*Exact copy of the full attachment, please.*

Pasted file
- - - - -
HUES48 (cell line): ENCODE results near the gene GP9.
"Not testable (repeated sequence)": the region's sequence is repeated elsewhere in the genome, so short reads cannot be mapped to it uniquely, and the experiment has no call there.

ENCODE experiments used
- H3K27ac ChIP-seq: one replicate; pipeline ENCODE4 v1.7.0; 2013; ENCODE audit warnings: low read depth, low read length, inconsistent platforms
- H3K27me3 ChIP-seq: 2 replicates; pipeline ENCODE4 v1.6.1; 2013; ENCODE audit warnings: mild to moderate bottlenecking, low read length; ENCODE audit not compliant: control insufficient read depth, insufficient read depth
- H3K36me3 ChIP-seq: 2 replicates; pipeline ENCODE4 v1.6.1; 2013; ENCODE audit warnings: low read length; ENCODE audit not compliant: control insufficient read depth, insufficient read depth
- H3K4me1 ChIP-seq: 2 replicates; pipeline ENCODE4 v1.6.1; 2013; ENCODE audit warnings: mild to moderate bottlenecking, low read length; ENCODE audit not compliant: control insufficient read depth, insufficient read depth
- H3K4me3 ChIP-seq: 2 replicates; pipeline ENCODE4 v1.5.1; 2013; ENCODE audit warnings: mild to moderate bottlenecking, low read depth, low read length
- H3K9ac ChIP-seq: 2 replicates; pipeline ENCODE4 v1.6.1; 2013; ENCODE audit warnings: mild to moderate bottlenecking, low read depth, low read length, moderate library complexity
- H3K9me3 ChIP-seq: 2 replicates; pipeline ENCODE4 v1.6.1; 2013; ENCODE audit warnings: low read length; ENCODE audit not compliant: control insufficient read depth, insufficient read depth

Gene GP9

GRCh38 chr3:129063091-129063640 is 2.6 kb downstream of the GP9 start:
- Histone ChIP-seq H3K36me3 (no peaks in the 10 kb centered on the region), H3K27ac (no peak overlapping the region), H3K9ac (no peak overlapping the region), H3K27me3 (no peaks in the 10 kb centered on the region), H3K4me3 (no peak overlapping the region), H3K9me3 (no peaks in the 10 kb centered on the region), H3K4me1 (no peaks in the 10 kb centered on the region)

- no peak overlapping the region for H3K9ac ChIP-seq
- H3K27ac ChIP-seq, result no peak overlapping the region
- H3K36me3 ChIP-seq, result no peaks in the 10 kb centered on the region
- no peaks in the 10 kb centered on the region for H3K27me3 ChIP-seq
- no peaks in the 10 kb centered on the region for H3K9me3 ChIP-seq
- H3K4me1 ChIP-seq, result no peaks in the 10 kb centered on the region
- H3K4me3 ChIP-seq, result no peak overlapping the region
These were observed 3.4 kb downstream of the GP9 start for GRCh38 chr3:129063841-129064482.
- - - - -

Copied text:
HUES48 (cell line): ENCODE results near the gene GP9.
"Not testable (repeated sequence)": the region's sequence is repeated elsewhere in the genome, so short reads cannot be mapped to it uniquely, and the experiment has no call there.

ENCODE experiments used
- H3K27ac ChIP-seq: one replicate; pipeline ENCODE4 v1.7.0; 2013; ENCODE audit warnings: low read depth, low read length, inconsistent platforms
- H3K27me3 ChIP-seq: 2 replicates; pipeline ENCODE4 v1.6.1; 2013; ENCODE audit warnings: mild to moderate bottlenecking, low read length; ENCODE audit not compliant: control insufficient read depth, insufficient read depth
- H3K36me3 ChIP-seq: 2 replicates; pipeline ENCODE4 v1.6.1; 2013; ENCODE audit warnings: low read length; ENCODE audit not compliant: control insufficient read depth, insufficient read depth
- H3K4me1 ChIP-seq: 2 replicates; pipeline ENCODE4 v1.6.1; 2013; ENCODE audit warnings: mild to moderate bottlenecking, low read length; ENCODE audit not compliant: control insufficient read depth, insufficient read depth
- H3K4me3 ChIP-seq: 2 replicates; pipeline ENCODE4 v1.5.1; 2013; ENCODE audit warnings: mild to moderate bottlenecking, low read depth, low read length
- H3K9ac ChIP-seq: 2 replicates; pipeline ENCODE4 v1.6.1; 2013; ENCODE audit warnings: mild to moderate bottlenecking, low read depth, low read length, moderate library complexity
- H3K9me3 ChIP-seq: 2 replicates; pipeline ENCODE4 v1.6.1; 2013; ENCODE audit warnings: low read length; ENCODE audit not compliant: control insufficient read depth, insufficient read depth

Gene GP9

GRCh38 chr3:129063091-129063640 is 2.6 kb downstream of the GP9 start:
- Histone ChIP-seq H3K36me3 (no peaks in the 10 kb centered on the region), H3K27ac (no peak overlapping the region), H3K9ac (no peak overlapping the region), H3K27me3 (no peaks in the 10 kb centered on the region), H3K4me3 (no peak overlapping the region), H3K9me3 (no peaks in the 10 kb centered on the region), H3K4me1 (no peaks in the 10 kb centered on the region)

- no peak overlapping the region for H3K9ac ChIP-seq
- H3K27ac ChIP-seq, result no peak overlapping the region
- H3K36me3 ChIP-seq, result no peaks in the 10 kb centered on the region
- no peaks in the 10 kb centered on the region for H3K27me3 ChIP-seq
- no peaks in the 10 kb centered on the region for H3K9me3 ChIP-seq
- H3K4me1 ChIP-seq, result no peaks in the 10 kb centered on the region
- H3K4me3 ChIP-seq, result no peak overlapping the region
These were observed 3.4 kb downstream of the GP9 start for GRCh38 chr3:129063841-129064482.